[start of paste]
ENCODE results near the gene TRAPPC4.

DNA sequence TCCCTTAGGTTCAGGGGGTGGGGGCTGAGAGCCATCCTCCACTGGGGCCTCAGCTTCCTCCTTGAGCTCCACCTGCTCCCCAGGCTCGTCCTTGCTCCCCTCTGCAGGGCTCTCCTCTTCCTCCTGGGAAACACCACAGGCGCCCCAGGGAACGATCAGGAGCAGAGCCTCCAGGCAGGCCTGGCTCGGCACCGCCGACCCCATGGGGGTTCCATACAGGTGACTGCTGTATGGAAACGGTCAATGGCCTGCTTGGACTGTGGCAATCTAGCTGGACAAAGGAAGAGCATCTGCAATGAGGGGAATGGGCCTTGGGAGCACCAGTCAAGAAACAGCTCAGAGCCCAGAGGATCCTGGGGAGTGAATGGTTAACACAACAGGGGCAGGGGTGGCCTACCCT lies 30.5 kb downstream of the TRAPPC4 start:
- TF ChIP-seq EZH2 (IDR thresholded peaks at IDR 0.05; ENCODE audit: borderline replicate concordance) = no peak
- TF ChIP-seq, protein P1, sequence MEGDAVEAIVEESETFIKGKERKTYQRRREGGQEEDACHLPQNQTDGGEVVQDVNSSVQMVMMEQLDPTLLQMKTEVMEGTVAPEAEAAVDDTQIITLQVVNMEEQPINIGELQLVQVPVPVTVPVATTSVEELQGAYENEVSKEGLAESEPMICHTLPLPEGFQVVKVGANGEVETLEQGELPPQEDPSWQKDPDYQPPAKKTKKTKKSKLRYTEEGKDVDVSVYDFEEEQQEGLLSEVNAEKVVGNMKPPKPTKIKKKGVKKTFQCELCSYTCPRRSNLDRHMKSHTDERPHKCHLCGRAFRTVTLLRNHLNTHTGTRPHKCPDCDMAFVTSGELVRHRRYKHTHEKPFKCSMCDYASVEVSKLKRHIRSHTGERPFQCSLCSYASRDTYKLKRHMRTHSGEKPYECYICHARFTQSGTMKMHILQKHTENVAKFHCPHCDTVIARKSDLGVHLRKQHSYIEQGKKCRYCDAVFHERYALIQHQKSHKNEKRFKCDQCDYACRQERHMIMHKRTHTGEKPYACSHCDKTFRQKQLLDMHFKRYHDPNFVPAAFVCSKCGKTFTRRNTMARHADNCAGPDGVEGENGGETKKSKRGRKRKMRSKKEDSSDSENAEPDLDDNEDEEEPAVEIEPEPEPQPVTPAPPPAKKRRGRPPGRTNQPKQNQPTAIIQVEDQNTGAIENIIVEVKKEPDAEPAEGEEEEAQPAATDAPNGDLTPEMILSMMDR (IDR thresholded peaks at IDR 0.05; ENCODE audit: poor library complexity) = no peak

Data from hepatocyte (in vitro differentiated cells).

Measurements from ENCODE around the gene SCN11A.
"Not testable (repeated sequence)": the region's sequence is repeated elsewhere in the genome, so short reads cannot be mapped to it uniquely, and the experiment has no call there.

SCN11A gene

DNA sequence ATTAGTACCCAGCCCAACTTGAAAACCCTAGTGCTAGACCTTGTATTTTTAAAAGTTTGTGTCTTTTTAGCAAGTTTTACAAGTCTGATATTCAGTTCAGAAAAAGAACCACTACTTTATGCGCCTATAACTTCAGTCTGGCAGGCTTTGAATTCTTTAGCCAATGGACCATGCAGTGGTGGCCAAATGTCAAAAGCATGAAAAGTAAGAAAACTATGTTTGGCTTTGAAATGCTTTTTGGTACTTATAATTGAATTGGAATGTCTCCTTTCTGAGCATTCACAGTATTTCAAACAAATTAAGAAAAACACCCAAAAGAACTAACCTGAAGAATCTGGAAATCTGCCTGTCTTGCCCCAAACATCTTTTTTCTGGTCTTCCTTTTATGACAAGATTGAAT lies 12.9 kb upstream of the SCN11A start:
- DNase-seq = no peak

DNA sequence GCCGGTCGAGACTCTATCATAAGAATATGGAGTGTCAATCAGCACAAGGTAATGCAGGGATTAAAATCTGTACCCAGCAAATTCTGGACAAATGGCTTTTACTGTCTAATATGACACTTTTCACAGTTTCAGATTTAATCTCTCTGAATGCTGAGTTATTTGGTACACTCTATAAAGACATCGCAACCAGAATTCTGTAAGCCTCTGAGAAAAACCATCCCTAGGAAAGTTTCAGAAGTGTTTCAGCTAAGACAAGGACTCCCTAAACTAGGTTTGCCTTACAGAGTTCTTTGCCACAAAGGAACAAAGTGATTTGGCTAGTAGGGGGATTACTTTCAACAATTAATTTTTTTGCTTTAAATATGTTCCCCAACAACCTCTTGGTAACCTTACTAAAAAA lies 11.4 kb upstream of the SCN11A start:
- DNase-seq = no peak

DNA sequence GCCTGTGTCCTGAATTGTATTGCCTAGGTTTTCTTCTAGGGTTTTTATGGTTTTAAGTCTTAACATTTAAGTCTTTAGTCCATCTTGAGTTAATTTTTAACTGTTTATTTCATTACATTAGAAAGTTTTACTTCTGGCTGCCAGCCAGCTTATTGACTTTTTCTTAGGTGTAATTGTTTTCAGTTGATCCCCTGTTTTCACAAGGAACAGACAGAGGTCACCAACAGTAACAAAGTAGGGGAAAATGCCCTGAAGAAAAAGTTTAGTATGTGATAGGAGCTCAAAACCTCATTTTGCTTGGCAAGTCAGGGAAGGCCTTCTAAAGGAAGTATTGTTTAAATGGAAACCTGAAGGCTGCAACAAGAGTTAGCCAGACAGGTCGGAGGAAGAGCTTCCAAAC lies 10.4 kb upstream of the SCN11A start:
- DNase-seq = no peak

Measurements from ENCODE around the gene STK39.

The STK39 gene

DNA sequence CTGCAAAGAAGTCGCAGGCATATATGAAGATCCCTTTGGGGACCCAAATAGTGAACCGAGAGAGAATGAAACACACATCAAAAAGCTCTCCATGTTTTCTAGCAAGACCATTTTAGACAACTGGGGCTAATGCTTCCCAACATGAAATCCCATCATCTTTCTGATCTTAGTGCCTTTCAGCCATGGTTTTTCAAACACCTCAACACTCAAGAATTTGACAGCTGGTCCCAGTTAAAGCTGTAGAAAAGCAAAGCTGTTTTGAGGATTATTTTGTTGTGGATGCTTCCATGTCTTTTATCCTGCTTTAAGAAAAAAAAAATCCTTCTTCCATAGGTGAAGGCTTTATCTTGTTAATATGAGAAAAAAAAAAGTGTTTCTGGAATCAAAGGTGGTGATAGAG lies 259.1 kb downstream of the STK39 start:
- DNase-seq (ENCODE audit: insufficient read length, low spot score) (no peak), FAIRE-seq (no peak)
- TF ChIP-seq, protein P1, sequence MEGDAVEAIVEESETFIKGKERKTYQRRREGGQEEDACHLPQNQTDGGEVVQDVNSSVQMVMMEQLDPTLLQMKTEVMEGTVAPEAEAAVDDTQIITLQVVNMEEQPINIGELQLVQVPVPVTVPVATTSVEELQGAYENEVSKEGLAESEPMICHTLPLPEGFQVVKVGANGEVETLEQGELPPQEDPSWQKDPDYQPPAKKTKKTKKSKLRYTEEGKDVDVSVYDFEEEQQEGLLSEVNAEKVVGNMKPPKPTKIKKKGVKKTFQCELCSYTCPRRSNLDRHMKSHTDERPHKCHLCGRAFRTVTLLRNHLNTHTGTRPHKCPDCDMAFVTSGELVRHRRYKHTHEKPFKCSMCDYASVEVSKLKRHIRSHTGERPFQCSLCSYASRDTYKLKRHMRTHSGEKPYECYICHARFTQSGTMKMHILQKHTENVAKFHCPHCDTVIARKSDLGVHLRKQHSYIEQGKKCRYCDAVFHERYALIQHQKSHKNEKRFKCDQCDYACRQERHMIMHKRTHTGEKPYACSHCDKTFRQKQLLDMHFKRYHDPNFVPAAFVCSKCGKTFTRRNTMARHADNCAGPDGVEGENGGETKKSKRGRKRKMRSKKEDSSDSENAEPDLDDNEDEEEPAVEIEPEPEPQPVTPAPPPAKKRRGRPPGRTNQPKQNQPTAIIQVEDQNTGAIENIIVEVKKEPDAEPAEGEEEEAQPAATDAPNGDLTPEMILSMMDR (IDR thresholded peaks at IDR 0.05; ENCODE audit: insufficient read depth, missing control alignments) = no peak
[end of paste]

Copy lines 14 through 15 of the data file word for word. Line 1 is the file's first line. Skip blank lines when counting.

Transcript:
- DNase-seq = no peak

Measurements from ENCODE around the gene STK39.